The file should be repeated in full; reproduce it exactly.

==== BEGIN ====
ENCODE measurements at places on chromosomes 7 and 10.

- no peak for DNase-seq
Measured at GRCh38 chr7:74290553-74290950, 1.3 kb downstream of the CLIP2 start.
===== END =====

ENCODE measurements at places on chromosomes 7 and 10.

- no peak for DNase-seq
Measured at GRCh38 chr7:74290553-74290950, 1.3 kb downstream of the CLIP2 start.